Good boxers move differently than do karate practitioners. The best way to relate is to think of boxing as a broken rhythm attack. Good boxers move to their opponent and there is a slight delay before they execute their attack. They actually move first and strike second. This allows them to block an opponent or slip an opponent’s attack. They don’t move in and strike simultaneously because they don’t want to move into an attack. The easiest way to knock out an opponent is to catch them perfect as they move towards you (like two cars hitting head on). Boxers also deliver combinations differently than karate practitioners and deliver the same techniques at different angles and rhythms as well as off the timing of their opponent’s attack. Their angles often come from the outside where most karate attacks fight for control of the centerline. Good boxers are also harder to hit perfectly because they vary their head movement and distance continually. They also have many mitt routines, defensive and offensive drills, which develop the muscle memory to react to a stimulus autonomically. In essence, sometimes you simply react and don’t even know what you did. An analogy to this is using a grab defense without any thought what so ever. If practiced properly, the grab arts become autonomic. Boxers also have many great routines concerning strength training and stamina and by varying your routines, you never get bored concerning your workouts. They also make greater use of equipment than most martial artists do. Nonetheless, they also have some weaknesses that can be exploited by a savvy martial artist. Because they don’t cover the gap the same way as a martial artist, one can close the gap with a back knuckle and use a ridge hand on them. One can also kick them readily with both offensive and defensive kicks. They often run into the kicks and often try to duck under when they shouldn’t and get a knee in the face. This said, they are used to taking punishment and often can fight even after having a broken jaw, ribs, etc. It has been my experience that it takes more punishment to stop a boxer than the average martial artist (Why? Most martial artist don’t do enough lower and upper abdomen work and don’t do enough medicine ball routines). Boxers are also very weak concerning joint locks and chokes and because of their weight distribution, they are easily taken off their feet. However, they are strong in avoiding the full force of a blow and can recover more readily than a martial artist when hurt in a confrontation. Most confrontations with anyone who is truly tough will start without many words being said. One person will simply try to drop his opponent with one blow or a series of blows or take him off his feet unexpectedly and beat him unconscious on the ground. Grapplers will try to either choke you out or break a joint when they get you on the ground.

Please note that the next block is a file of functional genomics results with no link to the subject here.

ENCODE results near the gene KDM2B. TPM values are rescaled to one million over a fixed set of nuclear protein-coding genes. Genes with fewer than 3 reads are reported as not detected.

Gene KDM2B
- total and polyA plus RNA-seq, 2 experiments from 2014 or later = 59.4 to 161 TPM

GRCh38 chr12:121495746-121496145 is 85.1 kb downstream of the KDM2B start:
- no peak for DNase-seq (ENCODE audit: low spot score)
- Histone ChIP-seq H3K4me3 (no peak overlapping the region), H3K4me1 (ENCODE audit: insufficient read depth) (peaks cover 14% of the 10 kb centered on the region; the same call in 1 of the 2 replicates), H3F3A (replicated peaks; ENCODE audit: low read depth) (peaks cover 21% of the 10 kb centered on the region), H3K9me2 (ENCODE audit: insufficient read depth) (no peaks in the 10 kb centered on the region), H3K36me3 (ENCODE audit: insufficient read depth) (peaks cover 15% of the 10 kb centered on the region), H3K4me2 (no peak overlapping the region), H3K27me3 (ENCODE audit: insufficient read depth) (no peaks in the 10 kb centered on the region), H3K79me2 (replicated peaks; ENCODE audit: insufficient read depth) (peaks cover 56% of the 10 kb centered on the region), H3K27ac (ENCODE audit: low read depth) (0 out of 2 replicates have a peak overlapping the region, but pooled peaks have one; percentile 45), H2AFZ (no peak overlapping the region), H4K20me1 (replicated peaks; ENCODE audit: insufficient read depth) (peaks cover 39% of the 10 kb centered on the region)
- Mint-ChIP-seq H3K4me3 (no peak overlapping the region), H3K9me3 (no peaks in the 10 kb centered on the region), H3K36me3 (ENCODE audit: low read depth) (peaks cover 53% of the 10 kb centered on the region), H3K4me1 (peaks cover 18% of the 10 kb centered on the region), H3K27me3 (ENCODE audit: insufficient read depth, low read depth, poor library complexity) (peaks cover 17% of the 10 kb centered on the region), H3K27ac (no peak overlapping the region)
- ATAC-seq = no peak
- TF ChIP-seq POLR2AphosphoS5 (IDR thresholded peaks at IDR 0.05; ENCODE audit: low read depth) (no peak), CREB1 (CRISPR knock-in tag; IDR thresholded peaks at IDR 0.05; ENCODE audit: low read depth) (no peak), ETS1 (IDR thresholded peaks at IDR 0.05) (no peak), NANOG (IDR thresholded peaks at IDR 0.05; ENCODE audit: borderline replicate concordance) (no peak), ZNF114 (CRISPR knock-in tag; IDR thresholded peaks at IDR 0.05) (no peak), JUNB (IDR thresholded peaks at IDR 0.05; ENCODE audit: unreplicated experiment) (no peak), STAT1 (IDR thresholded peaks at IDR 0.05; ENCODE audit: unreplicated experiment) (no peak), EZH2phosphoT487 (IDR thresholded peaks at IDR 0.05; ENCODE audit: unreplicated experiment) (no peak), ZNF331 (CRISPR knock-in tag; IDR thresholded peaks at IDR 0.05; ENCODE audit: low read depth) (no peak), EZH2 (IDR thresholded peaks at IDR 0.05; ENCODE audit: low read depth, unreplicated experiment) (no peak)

Kick boxers are harder to exploit. They train with many of the boxing routines, are generally in better shape than a karate practitioner (not as good shape as most boxers), and are used to getting hit and often roll and avoid much of the power when they do get hit. They (most kick boxers) have weaknesses too which can be exploited. They generally cannot protect their groin very well, are not used to defending against ridge hands, and generally don’t grapple well. It is also easy to attack their kicking foot with elbows and shatter their instep because many of them kick upward at an angle. They generally can be hit with sidekicks and low gravity wheel kicks all day (most karate students don’t have a good side kick even though they think they do). When taken off their feet, they will either give you their back and in which case are susceptible to a leg vine and choke or reach for you (being over extended) and allow you to get an arm lock on them.
Grapplers can be exploited too. They often come in with their heads down and are susceptible to uppercuts, knees, and strikes downward behind the neck. It is also easy to blind a grappler with the thumbs and you can often strike their groin. This being said, they have strengths too. Most martial artists, judo and jui jujitsu excluded, have little to no ground defense.
Thus said, one can easily see that each system has its strength and weakness. If one wants to be the best fighter he can be, then one needs to at least know your enemy and be able to exploit his weaknesses. Many people are training in several martial arts at the same time and I personally feel it is imperative for your ability to defend yourself that you learn more than one art and learn how to exploit the weaknesses of any potential attacker. You had better be able to fight from a distance, fight while closing the gap, fight inside, fight after being grabbed, fight on the ground, and be in shape so you can fight long enough to win. Remember even a Rolls Royce isn’t worth one cent when it is out of gas and your buddy has a full tank!
I try to cover all bases when it comes to teaching my students how to fight; and, if I am proud of nothing else I have done in the martial arts, I am proud of the individual thinkers that I have produced over the years. Most are very adaptable, very efficient in their art, and have the attitude that if it works use it!